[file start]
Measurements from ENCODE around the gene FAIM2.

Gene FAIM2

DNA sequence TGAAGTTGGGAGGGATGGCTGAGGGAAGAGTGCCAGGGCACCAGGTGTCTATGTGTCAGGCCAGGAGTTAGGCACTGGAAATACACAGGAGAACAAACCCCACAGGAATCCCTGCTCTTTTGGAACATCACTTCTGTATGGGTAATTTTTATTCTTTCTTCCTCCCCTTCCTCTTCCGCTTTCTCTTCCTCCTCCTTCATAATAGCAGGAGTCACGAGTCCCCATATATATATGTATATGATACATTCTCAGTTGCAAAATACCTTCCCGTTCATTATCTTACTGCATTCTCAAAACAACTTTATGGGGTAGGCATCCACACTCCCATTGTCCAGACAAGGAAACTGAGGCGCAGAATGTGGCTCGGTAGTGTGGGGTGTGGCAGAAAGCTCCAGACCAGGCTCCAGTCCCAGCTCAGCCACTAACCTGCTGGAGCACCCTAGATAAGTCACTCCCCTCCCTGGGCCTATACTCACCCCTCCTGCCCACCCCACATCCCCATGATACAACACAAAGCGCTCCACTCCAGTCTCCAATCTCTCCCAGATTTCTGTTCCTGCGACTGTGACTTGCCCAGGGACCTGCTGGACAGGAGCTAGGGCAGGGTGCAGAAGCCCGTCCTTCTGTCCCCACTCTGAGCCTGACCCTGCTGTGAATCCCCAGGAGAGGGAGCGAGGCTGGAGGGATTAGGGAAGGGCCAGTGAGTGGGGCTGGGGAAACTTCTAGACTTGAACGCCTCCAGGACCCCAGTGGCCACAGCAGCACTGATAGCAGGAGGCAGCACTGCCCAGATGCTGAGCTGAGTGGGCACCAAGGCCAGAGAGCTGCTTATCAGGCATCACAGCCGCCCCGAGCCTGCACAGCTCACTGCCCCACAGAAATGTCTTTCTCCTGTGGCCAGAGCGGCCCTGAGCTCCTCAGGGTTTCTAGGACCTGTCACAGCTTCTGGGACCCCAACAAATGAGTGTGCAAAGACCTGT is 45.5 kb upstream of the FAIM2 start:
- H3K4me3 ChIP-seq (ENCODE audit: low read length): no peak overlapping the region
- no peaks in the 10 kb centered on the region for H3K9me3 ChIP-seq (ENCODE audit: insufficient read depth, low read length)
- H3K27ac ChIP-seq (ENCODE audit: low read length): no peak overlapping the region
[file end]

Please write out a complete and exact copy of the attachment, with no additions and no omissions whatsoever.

Measurements from ENCODE around the gene FAIM2.

Gene FAIM2

DNA sequence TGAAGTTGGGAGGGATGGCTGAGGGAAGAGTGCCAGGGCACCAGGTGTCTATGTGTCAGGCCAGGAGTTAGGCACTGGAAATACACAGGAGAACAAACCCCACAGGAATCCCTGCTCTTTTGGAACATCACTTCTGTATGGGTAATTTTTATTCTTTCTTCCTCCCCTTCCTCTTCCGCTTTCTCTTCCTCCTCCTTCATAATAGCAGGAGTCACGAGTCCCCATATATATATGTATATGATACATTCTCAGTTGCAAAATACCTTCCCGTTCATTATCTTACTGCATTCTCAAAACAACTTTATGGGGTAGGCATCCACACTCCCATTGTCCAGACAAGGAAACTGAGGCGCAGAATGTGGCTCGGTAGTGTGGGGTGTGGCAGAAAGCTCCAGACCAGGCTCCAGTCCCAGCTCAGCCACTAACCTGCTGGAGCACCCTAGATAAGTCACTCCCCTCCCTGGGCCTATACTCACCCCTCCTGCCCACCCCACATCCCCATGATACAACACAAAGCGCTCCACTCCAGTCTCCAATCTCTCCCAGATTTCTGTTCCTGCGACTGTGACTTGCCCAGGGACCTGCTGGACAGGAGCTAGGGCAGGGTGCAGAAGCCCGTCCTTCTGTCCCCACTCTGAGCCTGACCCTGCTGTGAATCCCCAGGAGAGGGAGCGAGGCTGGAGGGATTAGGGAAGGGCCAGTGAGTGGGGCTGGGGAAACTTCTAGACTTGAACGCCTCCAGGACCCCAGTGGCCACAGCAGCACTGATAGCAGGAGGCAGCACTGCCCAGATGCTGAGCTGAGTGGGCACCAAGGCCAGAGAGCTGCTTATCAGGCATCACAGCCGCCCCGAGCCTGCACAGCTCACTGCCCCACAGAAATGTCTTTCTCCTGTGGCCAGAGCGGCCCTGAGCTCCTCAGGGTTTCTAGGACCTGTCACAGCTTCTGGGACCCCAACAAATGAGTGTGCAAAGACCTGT is 45.5 kb upstream of the FAIM2 start:
- H3K4me3 ChIP-seq (ENCODE audit: low read length): no peak overlapping the region
- no peaks in the 10 kb centered on the region for H3K9me3 ChIP-seq (ENCODE audit: insufficient read depth, low read length)
- H3K27ac ChIP-seq (ENCODE audit: low read length): no peak overlapping the region